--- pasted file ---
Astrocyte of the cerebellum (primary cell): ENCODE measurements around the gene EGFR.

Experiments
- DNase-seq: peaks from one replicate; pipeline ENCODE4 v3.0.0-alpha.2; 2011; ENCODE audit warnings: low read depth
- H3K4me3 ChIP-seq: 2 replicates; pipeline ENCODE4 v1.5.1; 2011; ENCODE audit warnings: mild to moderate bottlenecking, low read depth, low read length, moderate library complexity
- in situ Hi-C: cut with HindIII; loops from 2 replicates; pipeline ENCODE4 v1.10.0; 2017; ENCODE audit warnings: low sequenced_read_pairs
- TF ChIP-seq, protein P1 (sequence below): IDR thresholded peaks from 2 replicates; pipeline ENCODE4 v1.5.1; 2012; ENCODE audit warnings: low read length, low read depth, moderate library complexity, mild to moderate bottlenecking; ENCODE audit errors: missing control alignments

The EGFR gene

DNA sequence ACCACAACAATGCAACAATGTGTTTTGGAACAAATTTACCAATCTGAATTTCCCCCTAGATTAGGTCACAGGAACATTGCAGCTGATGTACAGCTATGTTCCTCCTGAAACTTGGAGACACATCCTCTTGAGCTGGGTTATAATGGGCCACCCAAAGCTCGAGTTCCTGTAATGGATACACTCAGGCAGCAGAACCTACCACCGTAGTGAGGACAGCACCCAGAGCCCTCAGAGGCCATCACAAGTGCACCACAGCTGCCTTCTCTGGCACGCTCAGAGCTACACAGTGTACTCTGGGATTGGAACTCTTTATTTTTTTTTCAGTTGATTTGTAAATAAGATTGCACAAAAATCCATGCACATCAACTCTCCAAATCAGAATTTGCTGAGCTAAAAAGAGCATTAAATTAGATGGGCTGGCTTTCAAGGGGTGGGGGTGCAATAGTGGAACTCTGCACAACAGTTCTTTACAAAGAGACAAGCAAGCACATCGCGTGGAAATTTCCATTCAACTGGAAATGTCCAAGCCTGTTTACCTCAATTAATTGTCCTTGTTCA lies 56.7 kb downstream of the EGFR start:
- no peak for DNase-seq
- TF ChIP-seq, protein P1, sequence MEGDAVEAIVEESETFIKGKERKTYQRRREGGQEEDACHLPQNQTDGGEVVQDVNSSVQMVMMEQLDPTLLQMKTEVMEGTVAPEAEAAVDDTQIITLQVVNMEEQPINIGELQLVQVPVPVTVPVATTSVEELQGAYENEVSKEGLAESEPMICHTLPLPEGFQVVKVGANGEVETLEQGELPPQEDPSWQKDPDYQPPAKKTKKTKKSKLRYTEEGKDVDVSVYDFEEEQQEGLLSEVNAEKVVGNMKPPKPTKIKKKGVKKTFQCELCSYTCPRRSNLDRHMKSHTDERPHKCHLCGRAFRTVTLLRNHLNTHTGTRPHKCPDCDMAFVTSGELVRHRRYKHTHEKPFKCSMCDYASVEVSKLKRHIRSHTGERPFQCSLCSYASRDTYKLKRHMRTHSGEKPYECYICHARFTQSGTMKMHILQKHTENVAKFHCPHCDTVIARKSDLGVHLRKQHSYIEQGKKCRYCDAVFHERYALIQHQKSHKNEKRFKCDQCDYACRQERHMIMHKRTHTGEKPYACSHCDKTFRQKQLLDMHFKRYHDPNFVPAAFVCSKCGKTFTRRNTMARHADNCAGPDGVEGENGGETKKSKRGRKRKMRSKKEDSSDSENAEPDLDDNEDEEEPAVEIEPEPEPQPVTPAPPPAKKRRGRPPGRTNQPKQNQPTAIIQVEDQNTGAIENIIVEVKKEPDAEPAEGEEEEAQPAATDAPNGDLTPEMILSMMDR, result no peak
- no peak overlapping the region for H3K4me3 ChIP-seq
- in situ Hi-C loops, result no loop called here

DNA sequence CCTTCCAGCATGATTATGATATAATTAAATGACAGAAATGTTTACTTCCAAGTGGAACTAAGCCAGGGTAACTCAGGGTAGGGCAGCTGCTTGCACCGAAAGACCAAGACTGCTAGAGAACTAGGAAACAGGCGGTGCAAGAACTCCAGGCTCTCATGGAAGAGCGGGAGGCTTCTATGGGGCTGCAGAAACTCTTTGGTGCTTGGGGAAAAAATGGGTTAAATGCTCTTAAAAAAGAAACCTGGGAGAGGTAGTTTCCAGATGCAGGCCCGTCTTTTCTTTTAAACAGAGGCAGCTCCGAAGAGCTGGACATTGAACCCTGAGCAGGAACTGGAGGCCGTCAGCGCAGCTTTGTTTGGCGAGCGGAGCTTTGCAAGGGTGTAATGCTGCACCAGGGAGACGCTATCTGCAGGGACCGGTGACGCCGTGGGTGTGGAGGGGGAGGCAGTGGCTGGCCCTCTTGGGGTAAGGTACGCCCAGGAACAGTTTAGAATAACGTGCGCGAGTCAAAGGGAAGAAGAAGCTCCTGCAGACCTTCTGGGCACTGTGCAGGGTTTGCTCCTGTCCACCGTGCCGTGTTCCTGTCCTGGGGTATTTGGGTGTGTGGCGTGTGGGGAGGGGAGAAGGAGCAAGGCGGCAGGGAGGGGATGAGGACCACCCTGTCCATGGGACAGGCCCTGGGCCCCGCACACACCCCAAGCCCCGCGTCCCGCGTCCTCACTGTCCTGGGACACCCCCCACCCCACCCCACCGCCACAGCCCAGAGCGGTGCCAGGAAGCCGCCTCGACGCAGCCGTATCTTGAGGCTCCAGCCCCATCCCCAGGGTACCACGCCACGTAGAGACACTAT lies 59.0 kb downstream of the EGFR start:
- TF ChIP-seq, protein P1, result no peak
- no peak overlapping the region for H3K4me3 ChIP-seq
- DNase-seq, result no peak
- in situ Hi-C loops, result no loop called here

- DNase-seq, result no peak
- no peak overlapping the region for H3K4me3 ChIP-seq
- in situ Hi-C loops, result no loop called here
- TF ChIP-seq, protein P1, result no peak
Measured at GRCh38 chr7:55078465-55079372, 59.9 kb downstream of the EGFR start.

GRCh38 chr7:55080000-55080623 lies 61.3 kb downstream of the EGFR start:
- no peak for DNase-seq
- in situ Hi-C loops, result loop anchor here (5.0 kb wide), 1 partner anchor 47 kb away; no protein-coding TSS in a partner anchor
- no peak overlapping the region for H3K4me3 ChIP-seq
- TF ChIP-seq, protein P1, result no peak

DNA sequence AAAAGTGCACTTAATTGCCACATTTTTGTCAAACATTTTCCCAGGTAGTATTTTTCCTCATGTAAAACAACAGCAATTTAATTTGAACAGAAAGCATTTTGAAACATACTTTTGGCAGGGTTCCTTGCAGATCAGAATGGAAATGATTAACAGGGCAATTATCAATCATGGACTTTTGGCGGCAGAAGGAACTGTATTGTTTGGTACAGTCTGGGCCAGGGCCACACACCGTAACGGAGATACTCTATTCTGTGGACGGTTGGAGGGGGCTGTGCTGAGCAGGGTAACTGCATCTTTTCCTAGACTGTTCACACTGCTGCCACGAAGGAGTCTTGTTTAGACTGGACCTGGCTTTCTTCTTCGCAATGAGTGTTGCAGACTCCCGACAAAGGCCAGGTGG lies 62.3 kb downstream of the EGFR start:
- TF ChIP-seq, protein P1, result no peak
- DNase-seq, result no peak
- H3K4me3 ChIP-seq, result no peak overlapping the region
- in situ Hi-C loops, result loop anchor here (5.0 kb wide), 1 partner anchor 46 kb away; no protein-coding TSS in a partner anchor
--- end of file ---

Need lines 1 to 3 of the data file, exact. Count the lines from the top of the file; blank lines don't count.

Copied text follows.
Astrocyte of the cerebellum (primary cell): ENCODE measurements around the gene EGFR.

Experiments
- DNase-seq: peaks from one replicate; pipeline ENCODE4 v3.0.0-alpha.2; 2011; ENCODE audit warnings: low read depth